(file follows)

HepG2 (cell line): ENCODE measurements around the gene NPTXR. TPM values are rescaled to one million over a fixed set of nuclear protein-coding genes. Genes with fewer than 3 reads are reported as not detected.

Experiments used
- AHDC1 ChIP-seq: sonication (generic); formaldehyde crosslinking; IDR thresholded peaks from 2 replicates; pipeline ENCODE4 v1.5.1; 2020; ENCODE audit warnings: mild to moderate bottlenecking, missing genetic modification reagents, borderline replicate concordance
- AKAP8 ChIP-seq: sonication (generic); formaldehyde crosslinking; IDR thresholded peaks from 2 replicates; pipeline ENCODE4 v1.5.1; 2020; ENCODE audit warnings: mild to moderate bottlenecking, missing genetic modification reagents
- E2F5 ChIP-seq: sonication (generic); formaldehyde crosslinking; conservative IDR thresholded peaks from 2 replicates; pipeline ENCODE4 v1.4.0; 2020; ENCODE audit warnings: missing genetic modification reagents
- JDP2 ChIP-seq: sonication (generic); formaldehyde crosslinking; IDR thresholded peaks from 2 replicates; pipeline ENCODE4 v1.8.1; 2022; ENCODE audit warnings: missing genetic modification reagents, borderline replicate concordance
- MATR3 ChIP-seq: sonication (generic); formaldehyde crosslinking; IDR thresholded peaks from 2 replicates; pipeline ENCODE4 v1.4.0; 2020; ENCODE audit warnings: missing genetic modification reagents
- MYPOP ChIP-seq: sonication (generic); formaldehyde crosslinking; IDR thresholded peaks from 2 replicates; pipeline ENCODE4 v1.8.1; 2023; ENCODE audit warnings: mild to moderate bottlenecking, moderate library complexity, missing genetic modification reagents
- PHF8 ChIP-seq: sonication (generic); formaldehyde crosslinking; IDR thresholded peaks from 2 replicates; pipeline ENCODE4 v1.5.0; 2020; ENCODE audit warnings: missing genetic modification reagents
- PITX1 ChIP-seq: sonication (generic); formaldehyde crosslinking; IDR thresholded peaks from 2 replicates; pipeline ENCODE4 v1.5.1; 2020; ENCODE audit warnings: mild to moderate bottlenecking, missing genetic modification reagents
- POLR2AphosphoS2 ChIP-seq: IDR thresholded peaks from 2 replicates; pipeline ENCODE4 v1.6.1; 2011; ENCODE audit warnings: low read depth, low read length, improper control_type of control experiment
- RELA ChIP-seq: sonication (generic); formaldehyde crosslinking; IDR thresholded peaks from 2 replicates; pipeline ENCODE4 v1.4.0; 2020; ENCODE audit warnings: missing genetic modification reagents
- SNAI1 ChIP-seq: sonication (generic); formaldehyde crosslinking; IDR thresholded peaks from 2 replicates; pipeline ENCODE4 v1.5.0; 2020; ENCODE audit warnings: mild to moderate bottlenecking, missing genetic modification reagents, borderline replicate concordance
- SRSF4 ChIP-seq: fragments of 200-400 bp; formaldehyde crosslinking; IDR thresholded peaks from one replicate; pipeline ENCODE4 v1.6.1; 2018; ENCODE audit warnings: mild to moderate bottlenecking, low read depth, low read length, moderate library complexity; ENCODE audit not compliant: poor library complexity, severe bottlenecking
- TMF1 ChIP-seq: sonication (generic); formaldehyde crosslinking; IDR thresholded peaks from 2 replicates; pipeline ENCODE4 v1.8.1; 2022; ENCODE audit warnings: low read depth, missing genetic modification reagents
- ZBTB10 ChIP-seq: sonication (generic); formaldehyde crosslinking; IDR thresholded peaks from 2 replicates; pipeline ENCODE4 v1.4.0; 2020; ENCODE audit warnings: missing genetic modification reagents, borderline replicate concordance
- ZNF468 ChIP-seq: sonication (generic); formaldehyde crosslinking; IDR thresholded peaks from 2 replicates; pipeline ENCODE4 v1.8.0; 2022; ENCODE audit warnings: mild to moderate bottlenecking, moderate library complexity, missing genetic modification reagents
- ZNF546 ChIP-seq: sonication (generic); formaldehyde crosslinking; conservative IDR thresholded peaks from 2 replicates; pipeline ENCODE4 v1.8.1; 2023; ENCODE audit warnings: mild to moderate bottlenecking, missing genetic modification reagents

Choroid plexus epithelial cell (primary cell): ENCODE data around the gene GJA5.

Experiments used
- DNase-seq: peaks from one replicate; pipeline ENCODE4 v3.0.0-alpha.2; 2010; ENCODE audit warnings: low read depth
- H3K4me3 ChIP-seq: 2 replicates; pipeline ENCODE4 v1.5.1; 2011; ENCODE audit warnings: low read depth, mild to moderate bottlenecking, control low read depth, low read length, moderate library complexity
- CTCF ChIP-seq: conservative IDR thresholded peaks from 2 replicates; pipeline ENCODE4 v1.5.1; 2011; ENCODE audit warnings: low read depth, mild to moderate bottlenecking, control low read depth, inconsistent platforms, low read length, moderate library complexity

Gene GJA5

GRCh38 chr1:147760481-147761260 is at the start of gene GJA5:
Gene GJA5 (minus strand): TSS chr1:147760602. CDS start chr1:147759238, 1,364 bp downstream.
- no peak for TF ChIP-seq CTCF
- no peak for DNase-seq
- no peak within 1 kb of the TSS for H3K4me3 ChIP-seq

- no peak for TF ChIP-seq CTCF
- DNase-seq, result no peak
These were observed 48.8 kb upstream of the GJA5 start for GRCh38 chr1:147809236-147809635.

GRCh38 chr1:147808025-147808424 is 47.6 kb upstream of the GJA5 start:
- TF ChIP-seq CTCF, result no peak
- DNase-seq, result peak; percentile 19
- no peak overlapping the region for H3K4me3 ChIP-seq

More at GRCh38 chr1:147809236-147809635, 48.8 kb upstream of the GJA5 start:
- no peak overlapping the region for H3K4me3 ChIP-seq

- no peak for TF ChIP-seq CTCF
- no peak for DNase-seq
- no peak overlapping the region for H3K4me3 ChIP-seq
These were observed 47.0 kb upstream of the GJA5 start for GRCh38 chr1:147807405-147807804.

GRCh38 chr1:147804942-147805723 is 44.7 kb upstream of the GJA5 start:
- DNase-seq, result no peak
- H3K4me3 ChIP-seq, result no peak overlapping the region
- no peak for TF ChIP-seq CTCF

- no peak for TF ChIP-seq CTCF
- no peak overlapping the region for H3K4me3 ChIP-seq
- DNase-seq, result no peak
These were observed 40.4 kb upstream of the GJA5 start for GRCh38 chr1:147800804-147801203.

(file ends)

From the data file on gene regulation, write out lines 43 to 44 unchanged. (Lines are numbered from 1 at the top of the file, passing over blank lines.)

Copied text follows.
GRCh38 chr1:147804942-147805723 is 44.7 kb upstream of the GJA5 start:
- DNase-seq, result no peak